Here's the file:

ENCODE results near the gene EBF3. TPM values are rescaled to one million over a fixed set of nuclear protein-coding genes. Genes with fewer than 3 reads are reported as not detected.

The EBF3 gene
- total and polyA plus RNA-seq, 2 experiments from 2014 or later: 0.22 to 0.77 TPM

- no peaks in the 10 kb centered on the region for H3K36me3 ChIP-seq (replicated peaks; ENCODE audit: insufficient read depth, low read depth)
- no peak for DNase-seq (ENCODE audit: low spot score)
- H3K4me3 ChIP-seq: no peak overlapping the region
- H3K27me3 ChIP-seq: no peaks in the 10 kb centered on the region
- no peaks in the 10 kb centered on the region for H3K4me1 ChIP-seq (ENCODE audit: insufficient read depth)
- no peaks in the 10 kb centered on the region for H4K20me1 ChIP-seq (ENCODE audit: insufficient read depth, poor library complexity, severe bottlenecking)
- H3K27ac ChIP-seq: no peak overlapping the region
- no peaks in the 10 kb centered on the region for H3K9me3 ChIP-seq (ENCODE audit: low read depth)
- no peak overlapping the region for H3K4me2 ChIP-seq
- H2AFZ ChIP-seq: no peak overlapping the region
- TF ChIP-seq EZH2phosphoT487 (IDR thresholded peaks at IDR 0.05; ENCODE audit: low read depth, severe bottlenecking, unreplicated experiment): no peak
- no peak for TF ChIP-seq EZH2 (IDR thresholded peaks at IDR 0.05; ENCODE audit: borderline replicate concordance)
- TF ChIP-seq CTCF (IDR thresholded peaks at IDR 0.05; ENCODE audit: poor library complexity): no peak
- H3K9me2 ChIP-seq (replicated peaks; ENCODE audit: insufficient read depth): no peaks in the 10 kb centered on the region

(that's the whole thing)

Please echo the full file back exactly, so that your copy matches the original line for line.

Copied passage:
ENCODE results near the gene EBF3. TPM values are rescaled to one million over a fixed set of nuclear protein-coding genes. Genes with fewer than 3 reads are reported as not detected.

The EBF3 gene
- total and polyA plus RNA-seq, 2 experiments from 2014 or later: 0.22 to 0.77 TPM

- no peaks in the 10 kb centered on the region for H3K36me3 ChIP-seq (replicated peaks; ENCODE audit: insufficient read depth, low read depth)
- no peak for DNase-seq (ENCODE audit: low spot score)
- H3K4me3 ChIP-seq: no peak overlapping the region
- H3K27me3 ChIP-seq: no peaks in the 10 kb centered on the region
- no peaks in the 10 kb centered on the region for H3K4me1 ChIP-seq (ENCODE audit: insufficient read depth)
- no peaks in the 10 kb centered on the region for H4K20me1 ChIP-seq (ENCODE audit: insufficient read depth, poor library complexity, severe bottlenecking)
- H3K27ac ChIP-seq: no peak overlapping the region
- no peaks in the 10 kb centered on the region for H3K9me3 ChIP-seq (ENCODE audit: low read depth)
- no peak overlapping the region for H3K4me2 ChIP-seq
- H2AFZ ChIP-seq: no peak overlapping the region
- TF ChIP-seq EZH2phosphoT487 (IDR thresholded peaks at IDR 0.05; ENCODE audit: low read depth, severe bottlenecking, unreplicated experiment): no peak
- no peak for TF ChIP-seq EZH2 (IDR thresholded peaks at IDR 0.05; ENCODE audit: borderline replicate concordance)
- TF ChIP-seq CTCF (IDR thresholded peaks at IDR 0.05; ENCODE audit: poor library complexity): no peak
- H3K9me2 ChIP-seq (replicated peaks; ENCODE audit: insufficient read depth): no peaks in the 10 kb centered on the region